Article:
The records consist of one copy of the historic bridge documentation (text and photos on archival quality materials) prepared by Edward Connors for the Rhode Island Department of Transportation replacement of the Gansett Avenue Bridge No. 328 project.
The 1870 Beers Atlas and 1882 Hopkins maps indicate a crossing at grade of Narragansett Avenue and the tracks of the Hartford, Providence & Fishkill Railroad. The 1895 Everts and Richards Atlas map, however, indicates a grade separated crossing. It is likely that this bridge was erected to accommodate the heavier and faster electric cars of the new fairgrounds spur line. Ca 1930. detail photos at the RI Department ofTransportation indicate that this was a metal plate girder bridge.
By 1913 the City of Cranston had shortened the name of Narragansett Avenue to Gansett Avenue. The decline of the trotting park as well as the existence of Narragansett Street and Narragansett Boulevard in Edgewood likely contributed to this name change. A design drawing of Bridge No. 328 on file at the RI Department of Transportation dates from March 1930. The City of Cranston accepted the proposal of Bowerman Brothers to erect a three span concrete slab bridge with incised parapet detailing. Work commenced in the spring of 1930; the bridge was substantially complete by June of the same year. While the bridge is undistinguished in terms of its general design, the modernistic chevron pattern on a field of horizontal lines incised in the parapet is unique among Rhode Island's historic concrete bridges.
Nearly seventy years later the bridge is slated for replacement. The Hartford Providence & Fishkill line was acquired by the New York, New Haven and Hartford Railroad as part of its acquisition of New England rail lines in the mid-1890s and abandoned in 1990. In 1997 RIDOT assumed ownership of the railroad right of way. The rails were removed subsequently and the bed graded as part of a planned Washington Secondary Bike Path.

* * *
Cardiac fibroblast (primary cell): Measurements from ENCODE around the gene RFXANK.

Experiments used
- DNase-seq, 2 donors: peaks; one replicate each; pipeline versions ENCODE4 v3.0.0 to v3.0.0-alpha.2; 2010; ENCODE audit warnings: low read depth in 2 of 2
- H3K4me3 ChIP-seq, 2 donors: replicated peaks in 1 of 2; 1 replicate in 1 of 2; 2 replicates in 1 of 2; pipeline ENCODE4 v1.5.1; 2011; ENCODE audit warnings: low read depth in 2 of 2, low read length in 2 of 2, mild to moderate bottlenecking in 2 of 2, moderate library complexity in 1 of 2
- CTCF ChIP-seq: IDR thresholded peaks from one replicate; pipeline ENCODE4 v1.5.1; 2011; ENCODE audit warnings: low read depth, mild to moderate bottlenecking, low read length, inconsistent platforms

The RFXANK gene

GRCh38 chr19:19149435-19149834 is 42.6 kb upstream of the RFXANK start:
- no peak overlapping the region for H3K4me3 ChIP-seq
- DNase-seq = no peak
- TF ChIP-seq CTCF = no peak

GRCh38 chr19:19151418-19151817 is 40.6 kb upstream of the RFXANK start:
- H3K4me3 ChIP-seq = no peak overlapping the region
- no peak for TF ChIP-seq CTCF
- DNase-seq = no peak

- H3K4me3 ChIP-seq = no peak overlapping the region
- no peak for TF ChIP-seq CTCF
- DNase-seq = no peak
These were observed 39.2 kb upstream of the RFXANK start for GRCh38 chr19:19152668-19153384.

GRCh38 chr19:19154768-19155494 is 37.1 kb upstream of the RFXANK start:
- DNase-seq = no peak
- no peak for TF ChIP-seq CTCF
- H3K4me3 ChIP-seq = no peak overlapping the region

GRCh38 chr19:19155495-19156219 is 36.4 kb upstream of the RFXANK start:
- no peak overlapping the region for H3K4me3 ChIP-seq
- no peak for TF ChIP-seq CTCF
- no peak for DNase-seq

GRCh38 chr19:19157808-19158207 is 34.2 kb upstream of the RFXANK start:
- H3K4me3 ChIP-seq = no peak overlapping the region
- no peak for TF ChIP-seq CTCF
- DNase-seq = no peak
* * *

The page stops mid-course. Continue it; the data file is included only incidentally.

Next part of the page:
A note on Rhode Island's Concrete Bridges The first concrete bridge built on a Rhode Island state road was the Flat River Bridge No. 71 in Coventry. By 1913 the State Board of Public Roads had established a Bridge Department under the direction of Clarence L. Hussey, a vigorous proponent of concrete bridges--from the remote, rural bridge to the most visible and urban--as a means of upgrading the state's roads to the physical requirements of the automobile. The 1930 erection of the Gansett Avenue Bridge by a municipality demonstrates a confidence in concrete born of 23 years of successful state-supervised construction.
Scope and Contents: The records consist of one copy of the historic bridge documentation (text and photos on archival quality materials) prepared by Edward Connors for the Rhode Island Department of Transportation replacement of the Gansett Avenue Bridge No. 328 project. Due to its severely detriorated condition, the superstructure of the Gansett Avenue Bridge was scheduled for replacement. As part of the mitigation, the structure has been recorded according to standards developed by the Rhode Island Historical Preservation & Heritage Commission (RIHPHC).